Arabic Literature printed in Syria. 16mo. pp. 68, sewed. ls. Asher.-ON THE STUDY OF MODERN LANGUAGES IN GENERAL, and of the

English Language in particular. An Essay. By David ASHER, Ph.D. 12mo. - pp. viii. and 80, cloth. 28. Asiatic Society.-JOURNAL OF THE ROYAL ASIATIC SOCIETY OF GREAT

BRITAIN AND IRELAND, from the Commencement to 1863. First Series, complete in 20 Vols. 8vo., with many Plates. Price £10; or, in Single Numbers, as follows:- Nos. 1 to 14, 6s. each; No. 15, 2 Parts, 4s. each ; No. 16, 2 Parts, 48. each ; No. 17, 2 Parts, 4s. each ; No. 18, 68.' These 18 Numbers form Vols. I. to IX.-Vol. X., Part 1, op.; Part 2, 58.; Part 3, 58.-Vol. XI., Part 1, 68.; Part 2 not published.–. XII., 2 Parts, 68. each - Vol. XIII. 2 Parts, 6s. each.—Vol. XIV., Part 1, 58.; Part 2 not published.--Vol. XV., Part 1,'68.; Part 2, with Maps, 10s.-Vol. XVI., 2 Parts, 6s. each.-Vol. XVII., 2 Parts, 68, each.-Vol. XVIII., 2 Parts, 6s. each.-Vol. XIX., Parts 1

to 4, 168.-Vol. XX., 3 Parts, 4s. each. Asiatic Society.-JOURNAL OF THE ROYAL ASIATIC SOCIETY OF GREAT

BRITAIN AND IRELAND. New Series. Vol. I. In Two Parts. pp. iv. and

490, sewed. 168. CONTENTS.-1. Vajra-chhediká, tbe “Kin Kong King," or Diamond Súʻra. Translated from the Chinese by the Rev. S. Beal, Chaplain, R.N.-II. Tbe Páramitá-hridaya Sútra, or, in Chinese, “ Mo ho-pô-ye-po-lo-mih-to-sin-king,” i.e. “The Great Páramitá Heart Sutra." "Translated from the Chinese by the Rev. S, Beal, Chaplain, R.N.-III. On the Preservation of National Literature in the East. By Colonel F. J. Goldsmid.-IV. On the Agricultural, Commercial, Financial, and Military Statistics of Ceylon. By E. R. Power, Esq.-V. Contributions to a Knowledge of the Vedic Theogony and Mythology. By J. Muir, D.C.L., LL.D.-VI. A Tabular List of Original Works and Translations, published by the late Dutch Government of Ceylon at their Printing Press at Colombo. Compiled by Mr. Mat. P.J. Ondaatje, of Colombo. . Assyrian and Hebrew Chronology compared, with a view of showing the extent to which the Hebrew Chronology of Ussher must be modified, in conformity with the Assyrian Canon. By. J. W. Bosanquet, Esq.-VIII. On the existing Dictionaries of the Malay Language. B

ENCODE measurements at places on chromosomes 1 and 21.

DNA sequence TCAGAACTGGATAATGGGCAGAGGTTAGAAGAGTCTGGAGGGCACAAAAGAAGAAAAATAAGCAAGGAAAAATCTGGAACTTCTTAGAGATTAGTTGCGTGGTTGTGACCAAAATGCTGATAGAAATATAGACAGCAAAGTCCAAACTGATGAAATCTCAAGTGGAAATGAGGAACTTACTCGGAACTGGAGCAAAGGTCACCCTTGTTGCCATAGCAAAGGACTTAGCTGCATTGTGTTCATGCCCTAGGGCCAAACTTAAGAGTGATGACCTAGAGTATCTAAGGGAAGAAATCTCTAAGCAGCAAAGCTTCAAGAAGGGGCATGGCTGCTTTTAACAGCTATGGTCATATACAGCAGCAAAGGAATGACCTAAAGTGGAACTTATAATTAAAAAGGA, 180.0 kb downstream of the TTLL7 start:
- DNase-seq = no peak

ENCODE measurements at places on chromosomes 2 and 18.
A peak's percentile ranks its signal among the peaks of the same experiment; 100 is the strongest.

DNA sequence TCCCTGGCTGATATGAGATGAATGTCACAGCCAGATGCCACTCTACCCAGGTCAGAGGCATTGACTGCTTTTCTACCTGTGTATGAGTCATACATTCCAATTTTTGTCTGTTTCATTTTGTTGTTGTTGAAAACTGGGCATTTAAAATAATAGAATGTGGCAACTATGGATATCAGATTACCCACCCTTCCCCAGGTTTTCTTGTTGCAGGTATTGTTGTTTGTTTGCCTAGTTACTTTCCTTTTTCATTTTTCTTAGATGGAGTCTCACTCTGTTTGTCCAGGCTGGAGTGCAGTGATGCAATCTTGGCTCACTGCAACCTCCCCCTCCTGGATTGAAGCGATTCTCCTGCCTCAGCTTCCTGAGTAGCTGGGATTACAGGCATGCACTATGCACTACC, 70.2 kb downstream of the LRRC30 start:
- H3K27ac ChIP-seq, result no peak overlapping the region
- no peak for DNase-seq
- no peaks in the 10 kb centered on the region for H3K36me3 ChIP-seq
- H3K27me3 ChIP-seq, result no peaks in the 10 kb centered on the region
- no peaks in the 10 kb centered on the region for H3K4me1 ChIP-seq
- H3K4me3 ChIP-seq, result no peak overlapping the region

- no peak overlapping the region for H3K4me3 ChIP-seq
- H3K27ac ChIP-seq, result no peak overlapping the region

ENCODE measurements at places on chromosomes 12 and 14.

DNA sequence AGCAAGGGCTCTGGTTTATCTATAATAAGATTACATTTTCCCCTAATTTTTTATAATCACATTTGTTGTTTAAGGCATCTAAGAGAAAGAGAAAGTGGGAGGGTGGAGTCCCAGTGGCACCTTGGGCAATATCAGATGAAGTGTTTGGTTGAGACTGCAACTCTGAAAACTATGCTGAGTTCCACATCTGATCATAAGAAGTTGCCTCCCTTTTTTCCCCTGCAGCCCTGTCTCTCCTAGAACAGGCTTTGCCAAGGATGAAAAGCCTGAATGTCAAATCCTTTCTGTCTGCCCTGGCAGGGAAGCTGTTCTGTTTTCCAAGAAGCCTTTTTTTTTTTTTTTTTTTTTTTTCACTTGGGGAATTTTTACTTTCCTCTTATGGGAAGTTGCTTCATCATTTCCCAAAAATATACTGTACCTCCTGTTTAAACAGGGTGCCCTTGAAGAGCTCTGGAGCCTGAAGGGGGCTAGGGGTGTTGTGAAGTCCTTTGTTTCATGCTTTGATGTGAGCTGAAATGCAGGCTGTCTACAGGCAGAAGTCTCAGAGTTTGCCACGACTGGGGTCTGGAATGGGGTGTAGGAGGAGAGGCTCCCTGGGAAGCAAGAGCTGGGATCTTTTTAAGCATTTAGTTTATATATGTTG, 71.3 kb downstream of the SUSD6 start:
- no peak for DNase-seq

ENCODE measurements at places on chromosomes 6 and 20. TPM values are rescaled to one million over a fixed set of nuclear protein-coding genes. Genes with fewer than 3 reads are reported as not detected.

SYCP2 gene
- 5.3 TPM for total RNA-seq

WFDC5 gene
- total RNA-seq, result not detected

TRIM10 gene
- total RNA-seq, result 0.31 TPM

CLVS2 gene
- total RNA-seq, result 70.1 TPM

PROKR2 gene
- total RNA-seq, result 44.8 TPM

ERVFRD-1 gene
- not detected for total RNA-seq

H. N. van der Tuuk.-IX. Bilingual Readings : Cuneiform and Phænician. Notes on some Tablets in the British Museum, containing Bilingual Legends (Assyrian and Phænician). By Major-General Sir H. Rawlinson, K.C.B., Director R.A.S.-X. Translations of Three Copper-plate Inscriptions of the Fourth Century A.D., and Notices of the Châlukya and Gurjjara Dynasties By Professor J. Dowson, Staff College, Sandhurst.–XI. Yama and the Doctrine of a Future Life, according to the Rig-Yajur-, and Atharva-Vedas. By J. Muir, Esq., D.C.L., LL.D.XII. On the Jyotisha Observation of the Place of the Colures, and the Date derivable from it. By William D. Whitney, Esq., Professor of Sanskrit in Yale College, New Haven, U.S.-Note on the preceding Article. By Sir Edward Colebrooke, Bart., M.P., President R.A.S.-XIII. Progress of the Vedic Religion towards Abstract Conceptions of the Deity. By J. Muir, Esq., D.C.L., LL.D.-XIV. Brief Notes on the Age and Authenticity of the Work of Aryabhata, Varahamihira, Brahmagupta, Bhattotpala, and Bhaskarâchârya. By Dr. Bhâu Dâji, Honorary Member R.A.S.-XV. Outlines of a Grammar of the Malagasy Language. By H. N. Van der Tuuk.XVI. On the Identity of Xandrames and Krananda. By Edward Thomas, Esq.